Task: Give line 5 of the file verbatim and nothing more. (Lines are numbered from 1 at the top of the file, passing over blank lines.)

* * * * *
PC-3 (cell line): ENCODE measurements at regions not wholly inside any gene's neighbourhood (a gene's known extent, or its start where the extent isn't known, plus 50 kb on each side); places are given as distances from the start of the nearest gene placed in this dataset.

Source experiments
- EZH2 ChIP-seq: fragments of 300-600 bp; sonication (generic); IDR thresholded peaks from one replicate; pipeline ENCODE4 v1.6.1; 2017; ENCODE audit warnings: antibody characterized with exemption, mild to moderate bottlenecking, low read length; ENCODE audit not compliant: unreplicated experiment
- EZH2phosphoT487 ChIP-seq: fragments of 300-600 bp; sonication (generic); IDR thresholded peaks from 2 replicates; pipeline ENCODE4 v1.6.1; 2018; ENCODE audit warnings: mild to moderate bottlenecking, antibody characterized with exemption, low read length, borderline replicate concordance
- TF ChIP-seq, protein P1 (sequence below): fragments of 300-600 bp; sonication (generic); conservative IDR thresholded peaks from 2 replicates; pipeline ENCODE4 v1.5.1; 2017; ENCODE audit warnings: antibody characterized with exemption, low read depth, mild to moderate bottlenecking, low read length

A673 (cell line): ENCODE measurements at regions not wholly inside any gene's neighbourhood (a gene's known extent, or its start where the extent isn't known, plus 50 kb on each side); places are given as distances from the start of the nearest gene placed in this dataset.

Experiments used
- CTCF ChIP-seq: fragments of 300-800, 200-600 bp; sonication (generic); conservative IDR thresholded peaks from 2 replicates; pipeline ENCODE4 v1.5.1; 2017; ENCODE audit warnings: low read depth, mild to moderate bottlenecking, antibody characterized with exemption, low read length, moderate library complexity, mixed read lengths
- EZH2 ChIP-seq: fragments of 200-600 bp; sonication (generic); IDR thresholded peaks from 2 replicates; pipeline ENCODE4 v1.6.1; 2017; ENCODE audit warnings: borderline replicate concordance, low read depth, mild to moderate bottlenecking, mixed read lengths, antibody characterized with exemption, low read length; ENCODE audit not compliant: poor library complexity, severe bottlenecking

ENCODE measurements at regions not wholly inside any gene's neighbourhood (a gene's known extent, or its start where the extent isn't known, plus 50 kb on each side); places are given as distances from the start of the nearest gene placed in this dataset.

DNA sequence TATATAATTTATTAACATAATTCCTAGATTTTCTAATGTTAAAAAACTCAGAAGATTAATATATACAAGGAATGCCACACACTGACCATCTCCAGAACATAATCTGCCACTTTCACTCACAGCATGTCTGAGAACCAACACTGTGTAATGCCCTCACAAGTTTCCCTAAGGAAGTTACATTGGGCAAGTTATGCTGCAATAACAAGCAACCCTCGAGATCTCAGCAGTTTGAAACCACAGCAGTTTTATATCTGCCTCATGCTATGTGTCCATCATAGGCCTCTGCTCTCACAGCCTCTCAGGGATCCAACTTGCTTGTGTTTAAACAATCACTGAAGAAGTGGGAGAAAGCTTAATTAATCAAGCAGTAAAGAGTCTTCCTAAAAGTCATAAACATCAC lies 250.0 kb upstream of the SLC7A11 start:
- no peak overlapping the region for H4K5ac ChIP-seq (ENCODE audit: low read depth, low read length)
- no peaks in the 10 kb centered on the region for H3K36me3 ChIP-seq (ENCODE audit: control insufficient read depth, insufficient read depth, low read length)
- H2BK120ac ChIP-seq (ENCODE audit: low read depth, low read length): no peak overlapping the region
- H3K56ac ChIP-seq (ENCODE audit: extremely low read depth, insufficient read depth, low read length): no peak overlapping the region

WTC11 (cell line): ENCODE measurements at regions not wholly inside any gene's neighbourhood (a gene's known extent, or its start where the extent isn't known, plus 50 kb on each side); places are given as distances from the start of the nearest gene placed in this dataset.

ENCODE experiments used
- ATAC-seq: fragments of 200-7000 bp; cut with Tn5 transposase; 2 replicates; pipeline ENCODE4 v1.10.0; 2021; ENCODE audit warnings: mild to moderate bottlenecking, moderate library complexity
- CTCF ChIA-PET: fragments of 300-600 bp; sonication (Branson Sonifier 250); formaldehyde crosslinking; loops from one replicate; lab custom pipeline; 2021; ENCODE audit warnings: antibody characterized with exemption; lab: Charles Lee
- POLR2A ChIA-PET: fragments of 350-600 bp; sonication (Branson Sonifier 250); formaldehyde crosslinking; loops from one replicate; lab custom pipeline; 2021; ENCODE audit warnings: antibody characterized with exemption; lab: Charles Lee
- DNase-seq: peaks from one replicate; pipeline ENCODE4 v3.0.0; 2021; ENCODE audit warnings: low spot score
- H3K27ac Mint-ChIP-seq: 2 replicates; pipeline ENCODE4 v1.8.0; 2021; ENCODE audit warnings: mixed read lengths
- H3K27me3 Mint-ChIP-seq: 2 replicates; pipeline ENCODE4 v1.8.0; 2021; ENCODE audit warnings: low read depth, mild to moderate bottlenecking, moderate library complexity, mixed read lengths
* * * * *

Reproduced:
- TF ChIP-seq, protein P1 (sequence below): fragments of 300-600 bp; sonication (generic); conservative IDR thresholded peaks from 2 replicates; pipeline ENCODE4 v1.5.1; 2017; ENCODE audit warnings: antibody characterized with exemption, low read depth, mild to moderate bottlenecking, low read length